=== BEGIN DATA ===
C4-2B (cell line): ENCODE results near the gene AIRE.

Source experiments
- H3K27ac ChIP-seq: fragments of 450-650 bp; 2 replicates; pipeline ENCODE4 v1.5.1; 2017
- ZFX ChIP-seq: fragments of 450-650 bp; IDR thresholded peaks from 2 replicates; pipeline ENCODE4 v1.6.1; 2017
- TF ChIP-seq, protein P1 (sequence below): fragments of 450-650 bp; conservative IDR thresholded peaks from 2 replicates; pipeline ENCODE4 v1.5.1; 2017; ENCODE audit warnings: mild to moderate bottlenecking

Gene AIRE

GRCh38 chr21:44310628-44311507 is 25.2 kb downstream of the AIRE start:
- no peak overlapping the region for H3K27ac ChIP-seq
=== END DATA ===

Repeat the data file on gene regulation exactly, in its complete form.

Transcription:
C4-2B (cell line): ENCODE results near the gene AIRE.

Source experiments
- H3K27ac ChIP-seq: fragments of 450-650 bp; 2 replicates; pipeline ENCODE4 v1.5.1; 2017
- ZFX ChIP-seq: fragments of 450-650 bp; IDR thresholded peaks from 2 replicates; pipeline ENCODE4 v1.6.1; 2017
- TF ChIP-seq, protein P1 (sequence below): fragments of 450-650 bp; conservative IDR thresholded peaks from 2 replicates; pipeline ENCODE4 v1.5.1; 2017; ENCODE audit warnings: mild to moderate bottlenecking

Gene AIRE

GRCh38 chr21:44310628-44311507 is 25.2 kb downstream of the AIRE start:
- no peak overlapping the region for H3K27ac ChIP-seq